Comparison by Stats


            Cuba is a country about 2.2 miles south of the southernmost tip of Florida.  Its capital is Havana and there is a president, Fidel Castro, who leads the country.  The currency is a Cuban peso.  One US dollar is equal to approximately 23CUP.  In a 1998 census, it was revealed that the population totaled about 11.8 million people.  The urban population makes up 76% and the rural population is 24%.  The average life expectancyís for males is 72.8 years and 77.7 years for females. 


            A President who is assisted by a Prime Minister makes up Peruís government of a unitary multiparty republic with one legislative house lead.  The currency is a Nuevo sol and in 1998 $1=3.04S. Peruís population nearly doubles that of Cubaís with 24.8 million people.  Peruís population consists of 71.2% urban while 28.8% are from rural areas.  The life expectancy for the average Peruvian male is 65.9 years while females enjoy a life expectancy of 70.9 years.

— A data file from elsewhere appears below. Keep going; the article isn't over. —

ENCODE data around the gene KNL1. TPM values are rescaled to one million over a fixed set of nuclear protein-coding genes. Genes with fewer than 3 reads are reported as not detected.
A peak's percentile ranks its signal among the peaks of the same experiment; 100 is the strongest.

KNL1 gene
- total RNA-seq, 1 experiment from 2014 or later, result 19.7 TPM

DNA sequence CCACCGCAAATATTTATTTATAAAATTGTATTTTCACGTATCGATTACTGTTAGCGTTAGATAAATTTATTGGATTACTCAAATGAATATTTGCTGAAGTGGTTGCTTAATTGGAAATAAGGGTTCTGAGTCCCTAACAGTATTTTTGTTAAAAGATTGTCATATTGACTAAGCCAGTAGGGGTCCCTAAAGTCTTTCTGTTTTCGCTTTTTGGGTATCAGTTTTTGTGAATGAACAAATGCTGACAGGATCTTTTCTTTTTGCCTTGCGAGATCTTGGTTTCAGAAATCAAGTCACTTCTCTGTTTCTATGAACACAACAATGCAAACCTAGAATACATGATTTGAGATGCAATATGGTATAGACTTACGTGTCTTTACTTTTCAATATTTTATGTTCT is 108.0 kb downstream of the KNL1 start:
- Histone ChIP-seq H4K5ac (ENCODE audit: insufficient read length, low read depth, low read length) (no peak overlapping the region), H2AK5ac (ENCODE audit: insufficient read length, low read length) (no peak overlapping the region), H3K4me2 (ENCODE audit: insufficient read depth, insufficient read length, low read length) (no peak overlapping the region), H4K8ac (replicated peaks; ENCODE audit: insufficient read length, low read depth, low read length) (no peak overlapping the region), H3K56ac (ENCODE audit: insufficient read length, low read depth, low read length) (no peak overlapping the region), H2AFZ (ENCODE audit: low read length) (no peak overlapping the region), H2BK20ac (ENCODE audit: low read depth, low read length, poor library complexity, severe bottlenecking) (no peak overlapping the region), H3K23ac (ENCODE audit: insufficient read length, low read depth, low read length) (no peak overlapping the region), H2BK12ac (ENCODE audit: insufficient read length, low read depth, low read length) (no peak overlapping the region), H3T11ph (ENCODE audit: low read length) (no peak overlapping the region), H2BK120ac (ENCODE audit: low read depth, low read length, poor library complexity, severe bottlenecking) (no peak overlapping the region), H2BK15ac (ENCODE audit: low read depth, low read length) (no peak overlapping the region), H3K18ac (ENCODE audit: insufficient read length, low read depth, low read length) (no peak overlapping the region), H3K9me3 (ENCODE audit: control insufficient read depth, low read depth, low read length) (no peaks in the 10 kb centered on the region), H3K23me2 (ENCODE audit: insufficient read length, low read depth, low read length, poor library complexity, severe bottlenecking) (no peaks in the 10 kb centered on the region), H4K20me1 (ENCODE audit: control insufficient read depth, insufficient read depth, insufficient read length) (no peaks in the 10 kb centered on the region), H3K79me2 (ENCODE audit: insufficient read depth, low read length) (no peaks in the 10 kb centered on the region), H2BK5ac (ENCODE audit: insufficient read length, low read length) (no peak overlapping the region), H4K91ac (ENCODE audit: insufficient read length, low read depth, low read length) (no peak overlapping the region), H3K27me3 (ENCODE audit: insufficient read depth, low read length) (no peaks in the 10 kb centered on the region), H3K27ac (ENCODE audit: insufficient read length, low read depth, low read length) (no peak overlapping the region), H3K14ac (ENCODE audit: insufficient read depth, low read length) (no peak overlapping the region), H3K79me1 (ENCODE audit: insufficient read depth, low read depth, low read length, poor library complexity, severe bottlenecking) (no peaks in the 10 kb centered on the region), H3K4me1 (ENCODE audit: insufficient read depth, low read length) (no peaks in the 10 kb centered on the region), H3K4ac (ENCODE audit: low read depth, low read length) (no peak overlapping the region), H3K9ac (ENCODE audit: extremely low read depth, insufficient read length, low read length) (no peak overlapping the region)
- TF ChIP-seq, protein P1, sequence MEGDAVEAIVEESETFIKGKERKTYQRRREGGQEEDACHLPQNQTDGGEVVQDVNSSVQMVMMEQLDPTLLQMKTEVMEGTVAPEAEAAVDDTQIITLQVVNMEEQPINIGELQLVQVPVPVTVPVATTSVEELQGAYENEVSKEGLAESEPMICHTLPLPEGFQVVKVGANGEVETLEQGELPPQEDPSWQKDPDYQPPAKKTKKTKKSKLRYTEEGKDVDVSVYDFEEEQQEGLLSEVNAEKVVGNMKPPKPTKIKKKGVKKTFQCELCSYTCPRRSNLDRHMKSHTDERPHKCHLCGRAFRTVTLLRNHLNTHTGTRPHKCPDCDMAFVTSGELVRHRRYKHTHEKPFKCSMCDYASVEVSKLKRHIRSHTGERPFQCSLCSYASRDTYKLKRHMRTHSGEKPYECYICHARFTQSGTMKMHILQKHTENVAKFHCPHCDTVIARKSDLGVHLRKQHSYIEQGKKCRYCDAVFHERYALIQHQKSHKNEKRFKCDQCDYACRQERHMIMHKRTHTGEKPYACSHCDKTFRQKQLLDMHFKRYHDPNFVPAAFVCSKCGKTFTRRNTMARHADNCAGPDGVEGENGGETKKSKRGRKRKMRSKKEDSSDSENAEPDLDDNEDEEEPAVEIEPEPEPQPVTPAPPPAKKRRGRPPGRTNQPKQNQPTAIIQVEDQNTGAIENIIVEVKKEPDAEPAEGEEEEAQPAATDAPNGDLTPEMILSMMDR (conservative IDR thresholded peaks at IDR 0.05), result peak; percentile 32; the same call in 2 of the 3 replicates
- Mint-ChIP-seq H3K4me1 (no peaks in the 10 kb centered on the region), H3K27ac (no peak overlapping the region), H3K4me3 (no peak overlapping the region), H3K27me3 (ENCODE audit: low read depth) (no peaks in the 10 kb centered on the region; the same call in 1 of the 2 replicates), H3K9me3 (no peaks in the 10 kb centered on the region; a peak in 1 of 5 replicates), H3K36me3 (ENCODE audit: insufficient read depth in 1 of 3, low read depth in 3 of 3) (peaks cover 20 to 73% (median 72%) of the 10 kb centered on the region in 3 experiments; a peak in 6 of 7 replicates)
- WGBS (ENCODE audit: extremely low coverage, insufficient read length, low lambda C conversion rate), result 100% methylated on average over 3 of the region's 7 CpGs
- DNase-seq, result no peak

These countries have many similarities.  Most of which will be explored through our economic scope.  The urban/rural population distribution is almost identical.  This is partially due to the distribution of employment.  Although these countries have different exports, they still are developing countries with an emphasis on agriculture

Economic Comparisons


            Because of Cubaís political system, it is hard to accurately determine exact numbers.  They are usually outdated and reported from a 1982 study.  The average income per household in 1982 was $4,330.  The economy focuses on the export of sugarcane (40M tons) and other exports that are far insignificant in comparison to sugar.  These include potatoes, oranges, grapefruits, bananas, rice, and livestock.